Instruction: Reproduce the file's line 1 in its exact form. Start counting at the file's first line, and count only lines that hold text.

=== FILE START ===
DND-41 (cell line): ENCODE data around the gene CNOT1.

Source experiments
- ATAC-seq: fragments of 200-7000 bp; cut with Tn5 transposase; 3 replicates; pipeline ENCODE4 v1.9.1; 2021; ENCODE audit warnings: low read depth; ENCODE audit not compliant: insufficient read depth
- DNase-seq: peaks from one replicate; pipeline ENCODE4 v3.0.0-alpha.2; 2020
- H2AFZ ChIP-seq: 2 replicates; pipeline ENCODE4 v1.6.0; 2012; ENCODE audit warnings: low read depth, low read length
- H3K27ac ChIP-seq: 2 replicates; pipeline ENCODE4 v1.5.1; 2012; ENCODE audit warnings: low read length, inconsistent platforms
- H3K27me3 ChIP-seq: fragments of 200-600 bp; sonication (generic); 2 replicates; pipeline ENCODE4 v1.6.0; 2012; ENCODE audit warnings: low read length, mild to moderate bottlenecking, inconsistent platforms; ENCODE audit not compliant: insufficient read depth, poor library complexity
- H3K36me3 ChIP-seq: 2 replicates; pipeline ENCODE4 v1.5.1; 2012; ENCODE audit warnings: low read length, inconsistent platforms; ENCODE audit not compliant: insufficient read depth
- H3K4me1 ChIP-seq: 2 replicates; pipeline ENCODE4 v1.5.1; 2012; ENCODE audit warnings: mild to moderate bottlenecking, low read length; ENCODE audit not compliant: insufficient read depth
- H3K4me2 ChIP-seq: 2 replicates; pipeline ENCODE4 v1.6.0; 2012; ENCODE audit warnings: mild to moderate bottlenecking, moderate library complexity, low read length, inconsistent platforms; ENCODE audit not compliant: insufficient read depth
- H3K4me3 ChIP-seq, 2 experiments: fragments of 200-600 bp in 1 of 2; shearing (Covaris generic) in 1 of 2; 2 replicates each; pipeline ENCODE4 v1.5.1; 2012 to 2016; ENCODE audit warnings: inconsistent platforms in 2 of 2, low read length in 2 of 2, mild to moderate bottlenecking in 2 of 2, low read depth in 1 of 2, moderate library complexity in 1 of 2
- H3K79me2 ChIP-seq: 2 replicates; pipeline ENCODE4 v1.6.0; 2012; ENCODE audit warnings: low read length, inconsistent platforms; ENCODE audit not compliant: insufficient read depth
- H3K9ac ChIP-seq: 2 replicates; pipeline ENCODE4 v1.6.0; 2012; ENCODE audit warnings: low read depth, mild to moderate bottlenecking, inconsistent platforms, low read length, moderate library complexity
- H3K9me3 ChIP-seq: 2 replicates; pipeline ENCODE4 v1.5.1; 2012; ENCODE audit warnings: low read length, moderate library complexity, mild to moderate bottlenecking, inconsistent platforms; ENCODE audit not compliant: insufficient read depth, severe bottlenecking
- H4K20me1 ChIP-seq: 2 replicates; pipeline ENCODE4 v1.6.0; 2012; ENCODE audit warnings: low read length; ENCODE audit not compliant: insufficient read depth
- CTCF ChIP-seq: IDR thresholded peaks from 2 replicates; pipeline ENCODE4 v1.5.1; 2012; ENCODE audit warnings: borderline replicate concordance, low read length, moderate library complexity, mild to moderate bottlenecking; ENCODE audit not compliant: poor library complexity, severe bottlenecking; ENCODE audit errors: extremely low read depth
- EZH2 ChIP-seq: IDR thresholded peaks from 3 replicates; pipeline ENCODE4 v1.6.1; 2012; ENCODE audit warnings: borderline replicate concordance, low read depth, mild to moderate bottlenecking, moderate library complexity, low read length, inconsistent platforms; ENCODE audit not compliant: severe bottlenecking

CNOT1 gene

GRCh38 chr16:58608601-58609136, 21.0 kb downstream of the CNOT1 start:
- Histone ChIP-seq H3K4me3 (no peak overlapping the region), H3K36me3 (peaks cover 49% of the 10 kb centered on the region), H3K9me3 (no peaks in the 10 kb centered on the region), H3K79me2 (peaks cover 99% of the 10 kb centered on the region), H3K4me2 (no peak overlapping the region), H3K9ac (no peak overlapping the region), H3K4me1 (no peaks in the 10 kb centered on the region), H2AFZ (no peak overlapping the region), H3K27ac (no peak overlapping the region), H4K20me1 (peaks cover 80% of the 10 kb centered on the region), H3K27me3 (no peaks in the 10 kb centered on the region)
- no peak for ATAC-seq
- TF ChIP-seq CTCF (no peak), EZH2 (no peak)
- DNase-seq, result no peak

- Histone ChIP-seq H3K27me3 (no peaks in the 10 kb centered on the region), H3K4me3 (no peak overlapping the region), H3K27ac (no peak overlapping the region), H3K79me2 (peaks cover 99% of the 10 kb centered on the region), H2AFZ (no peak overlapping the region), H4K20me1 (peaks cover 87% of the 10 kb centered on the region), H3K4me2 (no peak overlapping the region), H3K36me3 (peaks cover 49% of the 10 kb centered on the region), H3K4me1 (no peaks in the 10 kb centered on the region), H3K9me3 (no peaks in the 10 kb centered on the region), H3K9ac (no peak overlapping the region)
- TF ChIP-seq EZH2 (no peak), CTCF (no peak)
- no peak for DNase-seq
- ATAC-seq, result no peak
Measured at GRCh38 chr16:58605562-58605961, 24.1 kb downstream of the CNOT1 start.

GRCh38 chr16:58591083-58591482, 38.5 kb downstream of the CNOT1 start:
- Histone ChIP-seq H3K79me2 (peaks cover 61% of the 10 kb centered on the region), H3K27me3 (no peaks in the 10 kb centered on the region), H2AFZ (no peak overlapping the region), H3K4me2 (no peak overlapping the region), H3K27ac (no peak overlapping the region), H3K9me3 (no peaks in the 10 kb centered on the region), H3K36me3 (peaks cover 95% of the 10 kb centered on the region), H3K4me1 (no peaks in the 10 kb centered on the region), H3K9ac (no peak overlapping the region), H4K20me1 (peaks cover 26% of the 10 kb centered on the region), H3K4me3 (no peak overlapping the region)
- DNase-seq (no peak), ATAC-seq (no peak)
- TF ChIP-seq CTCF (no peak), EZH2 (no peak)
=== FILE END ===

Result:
DND-41 (cell line): ENCODE data around the gene CNOT1.